I will officially graduate tomorrow. I will walk nervously across a stage to an unknown presenter and accept my rolled diploma secured with a shiny ribbon. The official document displaying my Bachelors degree in Human Services that I diligently plugged away at for six years. I will smile as I go along, knowing within myself that my other classmates will never know the giants I have slain to get to this monumental moment in my life.
They were larger than life most of that time.
I am sure I will cry once I am back in my seat, and I will remember that every tear I have cried in the past, and every tear I will be crying tomorrow will be worth the joy of realizing what an accomplishment getting my Bachelors degree has really been.
It was one of the hardest goals I have ever achieved in my life.
My upcoming graduation has been nothing less than a miracle, and crossing that stage will be a true example of the courage I have had to muster to ignore my surroundings and the negative forces in it, and push forward, even on those days when I wanted to burn my books and smash my lap top, among many other daily obstacles.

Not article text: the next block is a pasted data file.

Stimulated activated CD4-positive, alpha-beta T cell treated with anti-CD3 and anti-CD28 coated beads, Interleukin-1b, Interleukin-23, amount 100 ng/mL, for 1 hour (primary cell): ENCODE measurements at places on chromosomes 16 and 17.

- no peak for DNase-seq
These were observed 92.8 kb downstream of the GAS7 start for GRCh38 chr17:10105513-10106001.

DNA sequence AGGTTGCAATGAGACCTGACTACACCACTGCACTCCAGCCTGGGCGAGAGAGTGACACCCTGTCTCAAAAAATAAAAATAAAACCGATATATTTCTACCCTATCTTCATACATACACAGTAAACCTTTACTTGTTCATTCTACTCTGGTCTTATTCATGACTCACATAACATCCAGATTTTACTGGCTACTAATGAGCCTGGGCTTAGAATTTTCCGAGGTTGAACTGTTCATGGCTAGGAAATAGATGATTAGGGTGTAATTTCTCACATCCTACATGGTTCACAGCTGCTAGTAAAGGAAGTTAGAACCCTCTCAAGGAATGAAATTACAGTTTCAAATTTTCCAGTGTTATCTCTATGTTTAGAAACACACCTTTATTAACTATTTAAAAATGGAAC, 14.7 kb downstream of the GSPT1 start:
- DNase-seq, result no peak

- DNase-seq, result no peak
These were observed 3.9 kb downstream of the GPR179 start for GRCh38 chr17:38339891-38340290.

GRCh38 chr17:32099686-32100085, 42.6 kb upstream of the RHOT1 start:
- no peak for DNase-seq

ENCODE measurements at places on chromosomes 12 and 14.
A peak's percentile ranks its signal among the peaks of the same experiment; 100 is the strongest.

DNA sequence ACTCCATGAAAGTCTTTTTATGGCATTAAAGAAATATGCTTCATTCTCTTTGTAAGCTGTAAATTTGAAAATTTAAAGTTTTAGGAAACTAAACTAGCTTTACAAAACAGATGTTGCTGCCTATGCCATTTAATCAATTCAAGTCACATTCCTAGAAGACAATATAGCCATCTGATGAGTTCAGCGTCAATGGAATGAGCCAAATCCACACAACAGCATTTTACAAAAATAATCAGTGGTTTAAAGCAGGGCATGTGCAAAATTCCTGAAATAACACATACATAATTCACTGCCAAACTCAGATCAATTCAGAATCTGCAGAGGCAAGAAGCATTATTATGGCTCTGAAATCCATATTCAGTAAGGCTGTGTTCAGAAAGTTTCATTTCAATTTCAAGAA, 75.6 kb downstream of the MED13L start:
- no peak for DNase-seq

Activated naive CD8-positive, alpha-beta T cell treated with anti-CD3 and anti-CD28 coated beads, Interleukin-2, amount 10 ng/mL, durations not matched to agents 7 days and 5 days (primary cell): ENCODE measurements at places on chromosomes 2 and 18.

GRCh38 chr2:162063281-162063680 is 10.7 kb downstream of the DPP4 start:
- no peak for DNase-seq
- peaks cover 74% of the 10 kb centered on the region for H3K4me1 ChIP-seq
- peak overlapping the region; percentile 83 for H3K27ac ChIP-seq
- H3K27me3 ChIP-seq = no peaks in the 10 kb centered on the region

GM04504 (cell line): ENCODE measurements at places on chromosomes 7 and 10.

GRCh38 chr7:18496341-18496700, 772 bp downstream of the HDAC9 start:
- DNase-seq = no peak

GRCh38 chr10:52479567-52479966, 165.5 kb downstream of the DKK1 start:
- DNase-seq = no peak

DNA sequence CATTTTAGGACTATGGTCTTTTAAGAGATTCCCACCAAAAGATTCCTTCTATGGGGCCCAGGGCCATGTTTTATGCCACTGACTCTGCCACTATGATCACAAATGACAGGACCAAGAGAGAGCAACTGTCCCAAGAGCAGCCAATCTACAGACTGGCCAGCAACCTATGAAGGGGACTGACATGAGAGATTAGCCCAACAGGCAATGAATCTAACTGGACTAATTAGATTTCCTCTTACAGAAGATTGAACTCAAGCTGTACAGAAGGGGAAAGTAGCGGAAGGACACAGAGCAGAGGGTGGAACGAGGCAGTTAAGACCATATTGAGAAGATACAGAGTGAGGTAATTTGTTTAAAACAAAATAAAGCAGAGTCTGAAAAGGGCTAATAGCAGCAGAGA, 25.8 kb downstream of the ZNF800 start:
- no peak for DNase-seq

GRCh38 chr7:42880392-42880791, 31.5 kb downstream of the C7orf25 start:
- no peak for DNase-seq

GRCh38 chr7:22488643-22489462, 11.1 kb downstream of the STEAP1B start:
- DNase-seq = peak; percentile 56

Yes I had those days, more than I care to remember. Sometimes it was many days in a row. One time I think it lasted for a month and then there was that time when I had decided to just give up.
Yea, I did that too, to the point of completely quitting.
So I bowed out quickly and quietly.
I disappearing into the shadows as I listened to those voices (and those doctors) in my head that kept beating me up, or should I say beating me down and slowly killing my dreams. My dreams of doing good and helping others find their courage. That was why I did it in the first place, to make the world, or at least my little corner of it, a better place for the people living in it. But sadly I was becoming one of those people I was initially out to help.
I was slowly being surrendered to the negative.
But then I had a day of clarity.
It was that moment hidden in among all of the confusion and doubt and assumed impossibility that my thoughts shifted and I looked beyond the sickness and the words of death from the doctors and the words from those who thought they were doing me a favor. I looked beyond the negative people who were consoling me and telling me "Its OK to quit, you're sick, you should just hang it up, what if you get sicker? You will never be able to do it."
And It was in one of those negative moments that I decided I would NOT be defined by sickness and fear and lies ... and I boldly picked myself up out of the pity pit and made up my mind, in that very instant, that I would finish college, no matter the depth of the pit I was in.